On a late September evening at Wickwire Field, the Dalhousie University Tigers men’s soccer team competes against the University of New Brunswick Reds. The game is scoreless so far, but Dal will go on to win 2-1, thanks, in large part, to a strong defensive line.
In the middle of the pitch, Jeff Arkin’s eyes rarely leave the centre of play. His arms gesture to the other Dal defenders, signaling them to either move up to trap a UNB player offside, or retreat to wall off their own goal. At six foot five inches and a senior member of the squad, Arkin is a commanding presence on the field. As the game heats up, and UNB presses for a goal, he’s vocal, calling out to his teammates and stepping in for crunching tackles to turn the play around.
But last year, Arkin was missing from the Tigers lineup.
Finishing his undergraduate degree in geology in 2018, Arkin took a year off. Now in Dalhousie’s challenging MBA program, he’s back on the pitch, staving off attacks and setting up plays.
Arkin didn’t start out as a soccer player. After playing AA hockey while at Dalhousie studying kinesiology, he changed programs into geology — and changed sports.
“I started playing recreational soccer again, just for something to do, and was talking to [Tigers head coach] Pat [Nearing]. He said I should come out to tryouts.”
Arkin’s size and skill winning tackles won him a spot on the team in 2015. Twenty-one years old at the time, he was a little out of place as a rookie on a squad where most players were younger than him.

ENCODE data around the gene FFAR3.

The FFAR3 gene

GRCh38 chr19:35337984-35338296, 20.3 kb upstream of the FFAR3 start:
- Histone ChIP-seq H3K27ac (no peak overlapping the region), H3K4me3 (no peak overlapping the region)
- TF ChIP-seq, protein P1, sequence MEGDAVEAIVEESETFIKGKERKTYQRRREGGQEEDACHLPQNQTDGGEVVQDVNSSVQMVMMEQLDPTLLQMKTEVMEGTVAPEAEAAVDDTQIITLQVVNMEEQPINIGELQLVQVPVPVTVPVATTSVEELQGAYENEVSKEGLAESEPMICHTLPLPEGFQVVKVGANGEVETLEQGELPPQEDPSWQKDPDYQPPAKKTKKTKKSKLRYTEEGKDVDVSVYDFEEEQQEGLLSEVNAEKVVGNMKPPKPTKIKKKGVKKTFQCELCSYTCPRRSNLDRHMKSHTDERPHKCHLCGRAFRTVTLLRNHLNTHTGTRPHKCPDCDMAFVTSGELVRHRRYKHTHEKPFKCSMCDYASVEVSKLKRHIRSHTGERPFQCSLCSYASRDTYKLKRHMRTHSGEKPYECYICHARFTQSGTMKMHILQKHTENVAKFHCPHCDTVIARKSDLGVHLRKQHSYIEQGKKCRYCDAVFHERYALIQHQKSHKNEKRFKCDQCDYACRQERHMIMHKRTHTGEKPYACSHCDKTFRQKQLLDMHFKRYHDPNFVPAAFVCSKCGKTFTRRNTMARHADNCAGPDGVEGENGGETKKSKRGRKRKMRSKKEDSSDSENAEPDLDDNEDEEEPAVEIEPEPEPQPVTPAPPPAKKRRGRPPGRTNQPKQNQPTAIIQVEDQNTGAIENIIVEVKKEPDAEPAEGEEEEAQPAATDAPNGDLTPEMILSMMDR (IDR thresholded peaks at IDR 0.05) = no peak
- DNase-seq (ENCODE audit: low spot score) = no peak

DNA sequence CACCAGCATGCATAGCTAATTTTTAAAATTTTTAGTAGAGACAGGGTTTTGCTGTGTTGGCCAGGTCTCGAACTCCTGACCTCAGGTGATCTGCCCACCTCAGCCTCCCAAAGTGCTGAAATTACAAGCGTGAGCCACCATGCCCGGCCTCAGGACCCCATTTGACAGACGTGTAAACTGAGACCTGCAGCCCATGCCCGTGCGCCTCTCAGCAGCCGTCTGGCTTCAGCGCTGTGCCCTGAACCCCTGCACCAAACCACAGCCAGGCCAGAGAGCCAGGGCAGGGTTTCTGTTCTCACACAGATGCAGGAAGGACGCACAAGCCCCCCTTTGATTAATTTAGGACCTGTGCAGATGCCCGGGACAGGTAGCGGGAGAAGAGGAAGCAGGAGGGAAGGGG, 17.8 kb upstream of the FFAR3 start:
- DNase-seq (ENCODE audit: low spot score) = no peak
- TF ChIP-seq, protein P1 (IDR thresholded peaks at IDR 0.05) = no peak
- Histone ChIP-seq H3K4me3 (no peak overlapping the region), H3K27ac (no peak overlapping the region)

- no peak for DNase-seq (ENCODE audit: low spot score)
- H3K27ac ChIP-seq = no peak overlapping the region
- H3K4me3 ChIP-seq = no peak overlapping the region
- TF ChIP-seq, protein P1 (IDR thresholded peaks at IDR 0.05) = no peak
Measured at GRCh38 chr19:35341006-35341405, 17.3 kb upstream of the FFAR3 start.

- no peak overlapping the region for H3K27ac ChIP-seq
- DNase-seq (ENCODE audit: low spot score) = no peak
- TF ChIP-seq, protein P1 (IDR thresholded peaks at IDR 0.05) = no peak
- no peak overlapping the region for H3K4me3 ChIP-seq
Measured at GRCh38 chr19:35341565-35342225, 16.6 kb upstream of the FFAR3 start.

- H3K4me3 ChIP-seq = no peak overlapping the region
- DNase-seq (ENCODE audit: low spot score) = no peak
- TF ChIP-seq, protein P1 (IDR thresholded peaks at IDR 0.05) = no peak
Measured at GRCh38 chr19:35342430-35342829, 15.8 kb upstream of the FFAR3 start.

“He had the tools and we saw the potential,” says Nearing, who coached Arkin in his youth days playing minor soccer in Bedford.
Arkin became an anchor on the defensive line after seasons of earning his place. He remembers in his first year, scoring a goal on his own net — a defender’s worst nightmare —against the Saint Mary’s University Huskies. Right after, his goalkeeper at the time came up to him, and encouraged him to keep working. They needed him now more than ever, Arkin remembers him saying.
Then in 2018, Arkin graduated and headed north, far away from soccer practices at Wickwire.
He spent a year in northern Labrador, testing out his geology degree on a mining exploration team looking for gold. He didn’t touch a soccer ball once, but kept Nearing in the loop about his plans: a master’s degree that might involve a return to Dal.
Marking his place
Arkin came back to Dalhousie in September and quickly settled back into his place on the team, scoring the game-winning goal against the Université de Moncton Aigles Bleus on Sept. 6.
“My role now has shifted to being knowledgeable about commanding the backline,” Arkin says, who plays centre-back.
In soccer, the centre-back position is a key last line of defence before opposing attackers reach the goal. The centre-back also plays a role in watching the play unfold up the field and reacting to position their defenders accordingly.
Nearing says that Arkin’s maturity has been a big asset to the team. He’s seen Arkin mentor younger players, and take on extra responsibilities like putting the team’s apparel order together and planning their food drive in the winter.
“He’s been a leader in the dressing room as well as on the field,” says Nearing.
And that’s while balancing a full-time MBA program with a demanding varsity athletics schedule. It’s meant sacrificing practice time and some games — Arkin had to miss the team’s away game in Prince Edward Island on Sept. 29, for example — and adjusting to post-undergraduate life.
“I don’t want to say your undergrad isn’t as important,” says Arkin, “but now the stakes are much higher. Pat and the coaching staff are very understanding of that.”
Nearing says it’s an easy decision: he’d rather have players miss practices or games to be successful in academics, and he knows Arkin can balance it all out. After all, he’s been doing it for years.
“People have to make their way through to become leaders and Jeff’s done that. He’s put his time in, that’s for sure.”